The PHD student has worked on Inpulse, a special set of cycling shorts which monitor muscle activity during a bike ride and sends electrical currents to the muscles as of when they need to be stimulated. This is worked out using an AI tool and is sent through to the muscles via wires in the fabric.
Devon Lewis, a PHD student in neuroscience at the University of Southampton, who designed the shorts, told The Times: "We have a limited ability to control our muscles naturally. You can control them more precisely, get more from your muscles and contract them more strongly if you stimulate them directly with electricity. It's sort of the same thing as when you have spicy food and you get that little rush. It feels strange when you first start using [the shorts] but then you adapt to it quite quickly."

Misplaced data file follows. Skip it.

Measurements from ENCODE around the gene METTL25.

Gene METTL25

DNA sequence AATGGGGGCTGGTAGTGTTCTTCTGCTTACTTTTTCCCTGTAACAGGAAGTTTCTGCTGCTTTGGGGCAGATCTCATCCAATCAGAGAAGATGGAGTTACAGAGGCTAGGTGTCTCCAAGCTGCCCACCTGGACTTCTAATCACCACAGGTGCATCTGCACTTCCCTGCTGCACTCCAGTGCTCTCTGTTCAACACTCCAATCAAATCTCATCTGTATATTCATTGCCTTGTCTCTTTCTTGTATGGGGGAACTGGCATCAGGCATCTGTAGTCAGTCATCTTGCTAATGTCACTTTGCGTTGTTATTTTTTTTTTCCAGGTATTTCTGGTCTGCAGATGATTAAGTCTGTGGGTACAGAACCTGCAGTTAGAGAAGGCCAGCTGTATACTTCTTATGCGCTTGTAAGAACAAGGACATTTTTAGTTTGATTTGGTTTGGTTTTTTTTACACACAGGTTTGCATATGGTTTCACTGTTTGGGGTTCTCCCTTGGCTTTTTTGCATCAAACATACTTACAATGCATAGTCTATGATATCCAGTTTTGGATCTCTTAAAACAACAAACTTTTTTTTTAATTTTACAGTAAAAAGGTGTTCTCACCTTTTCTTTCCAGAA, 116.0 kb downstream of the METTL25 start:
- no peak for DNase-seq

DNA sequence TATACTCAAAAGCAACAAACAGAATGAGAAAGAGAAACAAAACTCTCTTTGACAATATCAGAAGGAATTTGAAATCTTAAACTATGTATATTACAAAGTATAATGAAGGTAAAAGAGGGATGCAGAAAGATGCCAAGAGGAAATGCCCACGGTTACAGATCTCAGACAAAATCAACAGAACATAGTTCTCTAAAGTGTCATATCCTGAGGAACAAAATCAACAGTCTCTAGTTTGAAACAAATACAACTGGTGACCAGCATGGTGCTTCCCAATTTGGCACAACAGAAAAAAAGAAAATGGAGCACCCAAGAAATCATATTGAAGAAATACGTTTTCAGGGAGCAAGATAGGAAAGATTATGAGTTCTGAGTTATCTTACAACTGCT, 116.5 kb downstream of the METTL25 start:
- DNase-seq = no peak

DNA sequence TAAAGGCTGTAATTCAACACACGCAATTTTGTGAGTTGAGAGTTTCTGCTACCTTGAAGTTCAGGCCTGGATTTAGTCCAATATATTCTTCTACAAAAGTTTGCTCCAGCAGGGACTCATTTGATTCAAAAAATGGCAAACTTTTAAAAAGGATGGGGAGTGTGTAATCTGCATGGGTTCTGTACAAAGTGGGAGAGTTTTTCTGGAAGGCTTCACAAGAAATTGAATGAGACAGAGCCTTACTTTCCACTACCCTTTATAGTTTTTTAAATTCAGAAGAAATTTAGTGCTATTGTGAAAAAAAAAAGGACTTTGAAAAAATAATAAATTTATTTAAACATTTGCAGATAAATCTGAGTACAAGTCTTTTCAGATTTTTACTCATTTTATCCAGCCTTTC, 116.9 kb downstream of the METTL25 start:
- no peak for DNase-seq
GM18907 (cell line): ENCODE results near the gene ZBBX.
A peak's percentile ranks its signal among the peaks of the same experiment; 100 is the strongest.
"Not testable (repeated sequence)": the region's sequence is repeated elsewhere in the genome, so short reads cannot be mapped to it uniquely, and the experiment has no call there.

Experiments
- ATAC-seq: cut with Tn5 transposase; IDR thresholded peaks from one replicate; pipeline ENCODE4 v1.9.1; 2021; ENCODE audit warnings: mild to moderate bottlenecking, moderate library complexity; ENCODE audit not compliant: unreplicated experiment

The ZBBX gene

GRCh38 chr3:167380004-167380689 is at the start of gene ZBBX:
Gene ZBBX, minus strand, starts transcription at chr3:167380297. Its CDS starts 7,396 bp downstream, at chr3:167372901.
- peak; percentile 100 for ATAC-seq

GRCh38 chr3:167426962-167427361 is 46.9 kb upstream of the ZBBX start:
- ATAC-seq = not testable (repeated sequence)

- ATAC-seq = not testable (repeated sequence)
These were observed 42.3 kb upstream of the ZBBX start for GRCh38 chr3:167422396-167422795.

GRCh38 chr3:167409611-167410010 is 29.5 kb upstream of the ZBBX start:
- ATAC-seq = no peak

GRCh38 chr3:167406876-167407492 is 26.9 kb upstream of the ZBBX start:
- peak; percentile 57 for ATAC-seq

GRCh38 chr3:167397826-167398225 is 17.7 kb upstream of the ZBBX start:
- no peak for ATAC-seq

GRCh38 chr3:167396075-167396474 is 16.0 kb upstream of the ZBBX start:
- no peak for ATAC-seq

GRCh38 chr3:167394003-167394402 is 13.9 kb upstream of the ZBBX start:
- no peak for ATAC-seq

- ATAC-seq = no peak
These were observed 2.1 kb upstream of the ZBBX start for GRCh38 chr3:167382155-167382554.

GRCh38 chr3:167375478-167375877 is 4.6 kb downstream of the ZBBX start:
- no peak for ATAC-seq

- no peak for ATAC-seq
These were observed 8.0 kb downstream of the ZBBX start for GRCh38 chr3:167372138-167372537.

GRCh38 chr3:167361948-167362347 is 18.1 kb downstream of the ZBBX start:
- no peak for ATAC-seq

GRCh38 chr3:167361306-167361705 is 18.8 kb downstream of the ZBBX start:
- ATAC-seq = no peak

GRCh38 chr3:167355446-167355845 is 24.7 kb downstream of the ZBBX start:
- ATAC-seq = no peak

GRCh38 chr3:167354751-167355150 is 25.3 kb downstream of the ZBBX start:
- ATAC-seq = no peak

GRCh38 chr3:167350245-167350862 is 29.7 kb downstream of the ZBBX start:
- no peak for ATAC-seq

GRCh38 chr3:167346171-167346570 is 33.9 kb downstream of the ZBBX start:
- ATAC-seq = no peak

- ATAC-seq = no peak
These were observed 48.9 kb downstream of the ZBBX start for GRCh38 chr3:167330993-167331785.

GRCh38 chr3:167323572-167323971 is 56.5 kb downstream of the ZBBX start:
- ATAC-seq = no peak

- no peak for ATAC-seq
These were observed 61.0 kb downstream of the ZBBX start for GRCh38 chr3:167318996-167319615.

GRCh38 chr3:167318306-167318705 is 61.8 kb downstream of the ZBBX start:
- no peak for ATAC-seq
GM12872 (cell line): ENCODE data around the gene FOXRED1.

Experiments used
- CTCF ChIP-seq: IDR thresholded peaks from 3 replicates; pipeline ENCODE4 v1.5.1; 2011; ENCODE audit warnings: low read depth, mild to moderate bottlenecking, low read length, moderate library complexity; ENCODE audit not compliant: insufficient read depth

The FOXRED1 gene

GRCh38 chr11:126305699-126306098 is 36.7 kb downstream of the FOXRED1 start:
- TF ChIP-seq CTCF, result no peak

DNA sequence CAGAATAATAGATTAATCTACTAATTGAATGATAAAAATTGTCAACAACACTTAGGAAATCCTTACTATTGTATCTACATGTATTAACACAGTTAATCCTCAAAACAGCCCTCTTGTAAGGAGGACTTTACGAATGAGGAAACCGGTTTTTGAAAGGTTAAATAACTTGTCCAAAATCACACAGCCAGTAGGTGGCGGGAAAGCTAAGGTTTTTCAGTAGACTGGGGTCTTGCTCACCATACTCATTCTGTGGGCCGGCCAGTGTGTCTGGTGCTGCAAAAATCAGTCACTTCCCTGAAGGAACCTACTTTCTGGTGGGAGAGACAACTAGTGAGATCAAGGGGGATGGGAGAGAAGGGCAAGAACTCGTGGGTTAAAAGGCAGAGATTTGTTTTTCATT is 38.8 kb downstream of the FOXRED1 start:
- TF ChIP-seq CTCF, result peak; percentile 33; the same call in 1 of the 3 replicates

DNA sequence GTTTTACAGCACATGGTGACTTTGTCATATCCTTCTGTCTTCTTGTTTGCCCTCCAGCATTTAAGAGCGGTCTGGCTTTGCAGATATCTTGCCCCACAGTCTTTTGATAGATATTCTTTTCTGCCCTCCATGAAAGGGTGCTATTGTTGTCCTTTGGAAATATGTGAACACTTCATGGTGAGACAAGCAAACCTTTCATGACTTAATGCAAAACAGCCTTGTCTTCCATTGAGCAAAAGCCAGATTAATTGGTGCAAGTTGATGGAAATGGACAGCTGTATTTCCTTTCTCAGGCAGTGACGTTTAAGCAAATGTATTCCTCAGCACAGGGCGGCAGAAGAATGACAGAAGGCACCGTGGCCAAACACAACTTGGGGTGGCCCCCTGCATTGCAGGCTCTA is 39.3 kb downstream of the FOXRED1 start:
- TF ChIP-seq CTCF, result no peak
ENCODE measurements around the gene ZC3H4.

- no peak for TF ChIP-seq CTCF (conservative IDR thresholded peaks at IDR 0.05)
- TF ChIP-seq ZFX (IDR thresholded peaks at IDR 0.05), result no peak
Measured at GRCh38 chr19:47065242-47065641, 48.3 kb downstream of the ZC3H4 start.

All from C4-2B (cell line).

Devon got the idea whilst he was studying neuromuscular junctions, which is the chemical connection between a motor neuron and a fibre of muscle. These shorts effectively make these connections without needing a chemical, thus improving performance whilst cycling.